Native to Madagascar. Not a palm, though it looks something like one. Attractive, easy-to-grow shrub with impressive silhouette: spiny, succulent, unbranched trunk topped with a circle of strap-shaped leaves to 1 feet long and 14 inches wide. Usually seen at 24 feet high and 2 feet wide, though it can grow to 18 feet tall and 8 feet wide under ideal conditions. Large, old plants may bloom in summer, bearing fragrant, saucer-shaped white flowers to 4 inches across; smaller, younger plants seldom bloom. May take up to 10 years or more to fully mature.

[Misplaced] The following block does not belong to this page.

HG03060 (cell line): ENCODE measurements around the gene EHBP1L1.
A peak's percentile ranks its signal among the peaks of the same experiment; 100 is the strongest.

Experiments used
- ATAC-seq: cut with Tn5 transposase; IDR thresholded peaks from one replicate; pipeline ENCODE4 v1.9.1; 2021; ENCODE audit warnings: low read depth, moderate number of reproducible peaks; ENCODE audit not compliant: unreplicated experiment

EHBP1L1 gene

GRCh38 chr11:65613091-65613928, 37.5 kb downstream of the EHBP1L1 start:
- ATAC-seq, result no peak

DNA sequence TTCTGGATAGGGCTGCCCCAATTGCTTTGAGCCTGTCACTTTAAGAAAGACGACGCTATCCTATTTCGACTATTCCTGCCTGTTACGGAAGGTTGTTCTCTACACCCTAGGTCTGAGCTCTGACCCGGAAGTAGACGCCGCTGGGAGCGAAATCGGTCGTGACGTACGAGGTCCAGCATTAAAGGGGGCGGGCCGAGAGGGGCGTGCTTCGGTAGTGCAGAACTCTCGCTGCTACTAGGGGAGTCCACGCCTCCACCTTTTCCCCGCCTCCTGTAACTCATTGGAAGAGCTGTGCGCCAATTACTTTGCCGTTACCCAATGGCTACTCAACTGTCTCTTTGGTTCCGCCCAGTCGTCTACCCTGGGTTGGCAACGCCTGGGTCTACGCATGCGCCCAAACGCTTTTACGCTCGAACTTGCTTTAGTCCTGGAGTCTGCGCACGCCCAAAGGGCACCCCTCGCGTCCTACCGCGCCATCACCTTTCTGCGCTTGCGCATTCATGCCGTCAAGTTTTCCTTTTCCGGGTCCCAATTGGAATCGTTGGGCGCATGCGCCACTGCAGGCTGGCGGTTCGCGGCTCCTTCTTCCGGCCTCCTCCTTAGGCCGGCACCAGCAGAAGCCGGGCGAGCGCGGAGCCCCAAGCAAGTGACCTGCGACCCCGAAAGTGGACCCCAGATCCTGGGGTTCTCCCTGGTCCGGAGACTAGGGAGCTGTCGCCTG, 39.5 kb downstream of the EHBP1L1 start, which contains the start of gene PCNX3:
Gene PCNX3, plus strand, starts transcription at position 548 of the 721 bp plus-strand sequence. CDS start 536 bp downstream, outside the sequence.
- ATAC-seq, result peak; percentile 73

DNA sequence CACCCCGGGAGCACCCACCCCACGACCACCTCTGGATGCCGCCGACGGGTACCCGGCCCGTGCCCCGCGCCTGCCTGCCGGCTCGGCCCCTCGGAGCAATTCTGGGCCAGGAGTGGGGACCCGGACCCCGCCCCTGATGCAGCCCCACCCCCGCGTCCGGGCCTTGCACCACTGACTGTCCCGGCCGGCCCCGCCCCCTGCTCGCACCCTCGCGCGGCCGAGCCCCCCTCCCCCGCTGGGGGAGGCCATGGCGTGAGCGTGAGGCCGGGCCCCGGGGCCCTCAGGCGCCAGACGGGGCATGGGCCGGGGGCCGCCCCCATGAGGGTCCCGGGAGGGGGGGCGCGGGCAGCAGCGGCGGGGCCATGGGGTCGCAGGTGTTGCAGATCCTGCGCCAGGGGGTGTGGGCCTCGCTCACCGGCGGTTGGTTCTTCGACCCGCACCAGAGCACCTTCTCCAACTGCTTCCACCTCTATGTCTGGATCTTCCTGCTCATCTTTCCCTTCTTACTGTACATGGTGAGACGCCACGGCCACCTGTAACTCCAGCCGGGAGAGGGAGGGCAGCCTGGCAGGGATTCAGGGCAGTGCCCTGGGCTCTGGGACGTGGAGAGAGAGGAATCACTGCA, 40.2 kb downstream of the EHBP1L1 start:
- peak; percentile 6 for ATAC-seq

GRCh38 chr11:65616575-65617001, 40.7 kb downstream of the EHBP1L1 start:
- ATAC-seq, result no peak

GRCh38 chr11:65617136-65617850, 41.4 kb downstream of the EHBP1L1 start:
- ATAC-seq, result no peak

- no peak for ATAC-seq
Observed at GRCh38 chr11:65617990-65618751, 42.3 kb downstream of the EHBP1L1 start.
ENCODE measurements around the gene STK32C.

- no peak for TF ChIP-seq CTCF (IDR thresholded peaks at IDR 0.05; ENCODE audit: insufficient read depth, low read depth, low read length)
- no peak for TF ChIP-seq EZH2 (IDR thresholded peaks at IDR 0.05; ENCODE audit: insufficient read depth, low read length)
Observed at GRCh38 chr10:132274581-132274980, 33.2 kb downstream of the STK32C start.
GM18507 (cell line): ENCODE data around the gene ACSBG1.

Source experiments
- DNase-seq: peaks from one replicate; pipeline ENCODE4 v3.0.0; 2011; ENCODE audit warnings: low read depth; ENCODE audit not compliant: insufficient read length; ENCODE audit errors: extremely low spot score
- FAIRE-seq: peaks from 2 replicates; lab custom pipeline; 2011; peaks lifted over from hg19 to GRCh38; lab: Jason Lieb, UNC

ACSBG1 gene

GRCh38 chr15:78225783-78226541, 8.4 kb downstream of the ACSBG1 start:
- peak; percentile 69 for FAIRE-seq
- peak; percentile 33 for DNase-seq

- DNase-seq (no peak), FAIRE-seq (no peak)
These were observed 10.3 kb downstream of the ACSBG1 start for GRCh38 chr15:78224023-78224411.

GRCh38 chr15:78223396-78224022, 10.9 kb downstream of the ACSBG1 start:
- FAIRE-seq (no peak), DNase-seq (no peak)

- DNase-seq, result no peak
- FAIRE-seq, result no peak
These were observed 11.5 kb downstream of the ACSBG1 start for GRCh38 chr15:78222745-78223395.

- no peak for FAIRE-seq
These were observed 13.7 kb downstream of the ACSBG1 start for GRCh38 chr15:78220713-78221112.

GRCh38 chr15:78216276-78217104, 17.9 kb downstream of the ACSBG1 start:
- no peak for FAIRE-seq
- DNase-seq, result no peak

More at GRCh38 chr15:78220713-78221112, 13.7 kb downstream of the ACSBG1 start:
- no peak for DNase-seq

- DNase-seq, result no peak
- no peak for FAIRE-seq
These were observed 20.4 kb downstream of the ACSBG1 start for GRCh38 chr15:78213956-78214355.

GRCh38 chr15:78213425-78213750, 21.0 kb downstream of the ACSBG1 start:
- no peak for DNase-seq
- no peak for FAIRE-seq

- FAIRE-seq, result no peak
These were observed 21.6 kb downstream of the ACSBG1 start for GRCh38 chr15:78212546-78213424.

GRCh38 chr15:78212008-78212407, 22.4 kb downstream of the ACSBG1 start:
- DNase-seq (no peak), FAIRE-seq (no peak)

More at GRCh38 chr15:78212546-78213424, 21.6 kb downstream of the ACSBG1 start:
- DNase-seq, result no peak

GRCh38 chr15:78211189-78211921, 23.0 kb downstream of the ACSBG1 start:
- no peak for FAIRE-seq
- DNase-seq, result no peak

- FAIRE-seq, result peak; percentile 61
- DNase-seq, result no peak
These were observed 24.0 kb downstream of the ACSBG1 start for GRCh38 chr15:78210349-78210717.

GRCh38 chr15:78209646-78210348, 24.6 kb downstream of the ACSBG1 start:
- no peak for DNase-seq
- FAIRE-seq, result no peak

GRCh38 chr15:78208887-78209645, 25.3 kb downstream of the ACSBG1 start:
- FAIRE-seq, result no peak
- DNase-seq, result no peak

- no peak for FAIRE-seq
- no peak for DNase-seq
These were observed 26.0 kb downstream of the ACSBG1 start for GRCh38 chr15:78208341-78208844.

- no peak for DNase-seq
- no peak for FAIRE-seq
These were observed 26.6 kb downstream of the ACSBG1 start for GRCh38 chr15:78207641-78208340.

Madagascar palm can be grown outdoors year-round in mild-winter areas. Elsewhere, it can be raised in a container (use a clay pot, not a plastic one) and summered outside or grown exclusively as a houseplant. Indoors, place it in maximum light before a south- or west-facing window. In spring and summer, let the soil go dry between waterings, and fertilize at every other watering with a general-purpose liquid houseplant fertilizer diluted to half-strength. Good drainage is critical. Leaves usually drop in winter (though specimens grown in south Florida and houseplants may hold their foliage). Whether grown indoors or out, the plant requires no water or fertilizer in fall and winter; resume watering and feeding when new growth begins.